29. 29. The Nexus between Water and Energy “Energy production consumes significant amounts of water; providing water, in turn, consumes energy. In a world where water scarcity is a major and growing challenge, meeting future energy needs depends on water availability –and meeting water needs depends on wise energy policy decisions.” (World Policy Institute and EBG Capital, March 2011)
  30. 30. Energy needs water    Energy production depends on water  some 580 billion cubic metres of freshwater are withdrawn for energy production every year (IEA, 2012) Water is used for primary energy production as well as power generation esp. for cooling at thermal power plants Extraction, transport and processing of fuels and irrigation to grow biomass feed-stock are also waterintensive Key uses of water for primary production (IEA, 2012) 30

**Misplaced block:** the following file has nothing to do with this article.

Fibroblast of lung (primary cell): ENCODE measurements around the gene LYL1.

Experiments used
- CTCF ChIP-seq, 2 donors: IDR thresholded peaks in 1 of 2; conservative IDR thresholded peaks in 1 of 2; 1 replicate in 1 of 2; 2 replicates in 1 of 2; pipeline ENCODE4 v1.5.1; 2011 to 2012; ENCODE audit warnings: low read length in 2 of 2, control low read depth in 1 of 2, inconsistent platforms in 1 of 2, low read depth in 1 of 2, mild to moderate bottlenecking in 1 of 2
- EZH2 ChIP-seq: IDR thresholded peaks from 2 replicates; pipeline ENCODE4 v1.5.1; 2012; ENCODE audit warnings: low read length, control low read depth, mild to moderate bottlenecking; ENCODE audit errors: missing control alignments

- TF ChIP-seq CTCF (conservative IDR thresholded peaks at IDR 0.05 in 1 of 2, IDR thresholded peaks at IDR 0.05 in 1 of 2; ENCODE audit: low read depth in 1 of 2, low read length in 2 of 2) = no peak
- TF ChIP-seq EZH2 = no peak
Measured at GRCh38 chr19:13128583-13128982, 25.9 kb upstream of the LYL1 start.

31. 31. Water needs energy  Energy is vital to providing freshwater  needed to power systems that collect, transport, distribute and treat water. (US Department of Energy, 2006) 31
  32. 32. Decision-making at the Nexus: The Key Challenge for post-2015 Development Framework and SDGs  Energy decisions have a broad range of impacts on water, with consequences for business, security, environment, social equity and development.  Identifying these interrelationships presents opportunities for policy makers, business leaders, investors, non-governmental organizations for informed policy and governance to address related problems and global challenges (e.g. climate change, food and energy security or eliminating poverty). 32
  33. 33. UNIDO Activities in Water Energy Nexus • • • • UNIDO-IIASA Study on WaterEnergy Nexus: Defining critical linkages between water and energy Exploring opportunities for informed policy and governance Examining the potential to pursue the Nexus in the SE4ALL Agenda Exploring options for capacity development and knowledgesharing